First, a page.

• jasonericbell

The $300,000 Question: A real-world test of the Everyday Driver Philosophy

As a car fanatic since childhood, I’ve been able to get behind the wheel of just about everything.


And as the years tick by and more cars pass through my hands, whether for test drives or ownership, it’s interesting how many cars start to feel the same. Many of the current five and seven-seat crossovers are the worst offenders. Blindfold me, and I can tell the difference, but homogenization is a real thing in many segments of the industry. Occasionally there are stand-outs like the Mazda CX-5 or the Kia Telluride and you can't help but always recommend them because they really are just that good.


And then there are the exceptional cars. The special cars — or so the internet calls them. Not long ago, I had the great pleasure of taking out a brand-new, $300,000 Lamborghini Huracan, and it was as thrilling as you would expect a Lamborghini Huracan to be. Everything about it is an event. From the press of the red engine start button to the high-pitched wail of the V10 directly behind your back, the Huracan was just so cool. And, of course, people loved it. They stare, snap photos, gather, and think you’re cooler — or more full of yourself — than you are.

Utah’s supercar scene is, somewhat surprisingly, extremely robust. Recently, I helped host the largest supercar show of the year in Utah, and with over 150 supercars in attendance, we ran out of room at our venue. Of the 50 - 60 million dollars of cars in attendance, there were several exceptionally rare exotics, including a one of two McLaren HDK P1, a Porsche Gunther Werks 400r, a new Ford GT, Lamborghini Aventador SVJs, and many more. There would have been two Bugatti Chirons, but they had been recently sold.

It was nuts.

Thousands attended that night, and it was undeniably a special experience for all who came — especially the young kids. No doubt many of those kids left inspired to work hard and achieve their dreams.


However, the question that stays with me after events like this is, “Is this $300,000 Huracan, or Ferrari, or whatever, really $270,000 more fun than something like a BRZ or a $10,000 Miata?

The honest answer from someone who’s driven them is, no. They’re not.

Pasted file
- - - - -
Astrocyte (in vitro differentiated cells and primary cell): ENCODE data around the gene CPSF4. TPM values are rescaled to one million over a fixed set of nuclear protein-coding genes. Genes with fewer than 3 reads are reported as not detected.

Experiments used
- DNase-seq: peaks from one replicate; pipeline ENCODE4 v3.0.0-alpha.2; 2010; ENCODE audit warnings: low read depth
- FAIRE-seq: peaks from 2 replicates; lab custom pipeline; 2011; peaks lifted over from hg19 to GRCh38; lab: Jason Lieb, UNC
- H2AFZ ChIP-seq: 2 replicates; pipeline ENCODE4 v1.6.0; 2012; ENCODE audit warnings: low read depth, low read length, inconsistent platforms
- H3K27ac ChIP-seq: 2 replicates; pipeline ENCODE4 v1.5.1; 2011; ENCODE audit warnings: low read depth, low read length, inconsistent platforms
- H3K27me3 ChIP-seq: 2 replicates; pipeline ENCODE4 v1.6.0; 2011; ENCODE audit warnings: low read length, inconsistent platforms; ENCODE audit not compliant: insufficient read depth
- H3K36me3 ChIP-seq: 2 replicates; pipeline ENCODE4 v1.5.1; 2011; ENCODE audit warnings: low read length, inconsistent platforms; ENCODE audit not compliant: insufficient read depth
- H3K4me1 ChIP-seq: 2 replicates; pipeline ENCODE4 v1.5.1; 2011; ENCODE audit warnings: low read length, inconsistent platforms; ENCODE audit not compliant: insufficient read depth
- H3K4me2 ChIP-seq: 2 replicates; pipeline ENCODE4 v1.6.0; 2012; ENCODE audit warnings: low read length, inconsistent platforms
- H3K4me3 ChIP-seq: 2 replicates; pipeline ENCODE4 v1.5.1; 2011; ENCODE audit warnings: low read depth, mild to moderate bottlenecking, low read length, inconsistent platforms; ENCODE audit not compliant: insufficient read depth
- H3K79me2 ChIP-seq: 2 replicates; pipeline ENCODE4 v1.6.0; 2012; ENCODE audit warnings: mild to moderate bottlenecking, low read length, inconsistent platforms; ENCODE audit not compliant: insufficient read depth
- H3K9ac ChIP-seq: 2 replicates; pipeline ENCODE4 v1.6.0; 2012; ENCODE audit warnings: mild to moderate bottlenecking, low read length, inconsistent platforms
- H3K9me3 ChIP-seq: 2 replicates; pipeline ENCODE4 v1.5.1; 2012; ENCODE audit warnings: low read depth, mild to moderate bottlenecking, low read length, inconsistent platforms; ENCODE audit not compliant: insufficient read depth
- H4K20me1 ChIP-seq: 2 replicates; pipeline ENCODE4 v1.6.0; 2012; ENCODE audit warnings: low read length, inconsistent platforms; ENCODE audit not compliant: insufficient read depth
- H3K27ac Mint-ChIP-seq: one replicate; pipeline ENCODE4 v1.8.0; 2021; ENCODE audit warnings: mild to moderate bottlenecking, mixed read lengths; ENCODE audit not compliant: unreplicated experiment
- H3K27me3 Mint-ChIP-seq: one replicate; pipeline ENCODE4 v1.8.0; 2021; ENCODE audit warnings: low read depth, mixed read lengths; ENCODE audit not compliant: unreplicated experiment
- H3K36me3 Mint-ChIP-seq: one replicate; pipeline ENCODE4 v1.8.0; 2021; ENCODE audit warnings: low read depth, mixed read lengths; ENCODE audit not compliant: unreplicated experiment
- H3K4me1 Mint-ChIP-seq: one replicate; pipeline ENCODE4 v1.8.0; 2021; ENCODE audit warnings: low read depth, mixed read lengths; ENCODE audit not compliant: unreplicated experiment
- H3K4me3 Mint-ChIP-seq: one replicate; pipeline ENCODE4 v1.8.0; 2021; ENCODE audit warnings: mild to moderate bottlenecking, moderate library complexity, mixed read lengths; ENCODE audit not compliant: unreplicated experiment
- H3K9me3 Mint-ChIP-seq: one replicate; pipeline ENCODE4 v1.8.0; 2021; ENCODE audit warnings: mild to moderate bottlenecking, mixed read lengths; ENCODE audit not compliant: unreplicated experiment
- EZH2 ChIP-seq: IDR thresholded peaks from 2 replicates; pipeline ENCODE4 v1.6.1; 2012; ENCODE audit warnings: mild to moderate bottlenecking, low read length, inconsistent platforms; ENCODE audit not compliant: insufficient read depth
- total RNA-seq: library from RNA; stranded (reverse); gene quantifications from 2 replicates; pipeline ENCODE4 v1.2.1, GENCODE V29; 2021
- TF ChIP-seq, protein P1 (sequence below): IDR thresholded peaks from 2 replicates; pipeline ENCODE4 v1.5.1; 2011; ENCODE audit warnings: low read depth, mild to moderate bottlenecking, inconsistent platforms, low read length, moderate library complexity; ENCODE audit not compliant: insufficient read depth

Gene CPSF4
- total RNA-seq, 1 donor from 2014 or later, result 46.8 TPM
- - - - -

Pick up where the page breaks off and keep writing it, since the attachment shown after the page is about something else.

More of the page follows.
Cool? Absolutely. Sexy? So much so. But, here’s the thing: you’ll never be able to fully stretch their legs -- at least not safely or legally. They're fun for short bursts on the freeway onramp and then … you’re trapped within the confines of the law and social responsibility. Add in a healthy dose of fear of something breaking or a $60,000 replacment for those awesome carbon-ceramic brakes, and suddenly the mental image of being the coolest guy in the neighborhood starts to have a very real financial and emotional weight to it. So you don’t drive it. You park it, only taking it out on rare canyon drives when the rest of your supercar buddies are taking theirs out, so you can look cool together.


This is why Everyday Driver’s approach to car debates and reviews is so brilliant, especially with pieces featuring cheap sports cars, their freshly acquired GR86, and other “high-value” cars. While it’s fun to fantasize about rolling up to your friend's house in a Lamborghini, the truth is it just may not be worth the $300,000 if what you’re after is the fun of driving. A possible exception is the Porsche lineup right now. While prices have crept up — a lot — recently, they’re still just so impressive, without a lot of the exotic baggage.

It’s for this reason that after owning more than 20 cars and driving dozens more, my old BRZ is still one of my favorite cars. It’s so fun to wring out — and it’s cheap! Bonus! It’s the same reason that cars like the Kia Telluride and Mazda CX-5 are so good — they do so many things very well, and in many instances better than much more expensive competitors.


It’s not that I’m opposed to spending good money on cars, either. If I had $130,000 I would without hesitation buy a 2022 Mercedes-Benz S580. I got to spend several hundred miles with one recently and it was like being on a vacation every time I started it and basked in its acres of ambient lighting. It was an exceptional experience — and one I would happily pay for if my expensive teaching hobby paid more.

Money no object, sure, wear out that Enzo. I know a guy who’s put over 90,000 miles on his Enzo and loved every second of it.

But, do you need that exotic to have fun? Does a supercar equate to THE MOST FUN you can have on the road? Probably not. Just because a car is more expensive, more powerful, the fastest, etc., does not necessarily mean it’s that much more fun, enjoyable, etc. than something you can rip around in on the cheap -- and without the financial and mental baggage that comes with it.


About the author: Having owned everything from a DeLorean to an E46 BMW M3 and a Toyota Land Cruiser, Jason Bell is a lifelong car enthusiast who loves sharing his passions as a teacher, writer, speaker, and social media manager. Contact him at jasonbellcars@gmail.com for comments/questions, or just to say "hi."


The views and opinions expressed here are my own and may not align with the founders of Everyday Driver.


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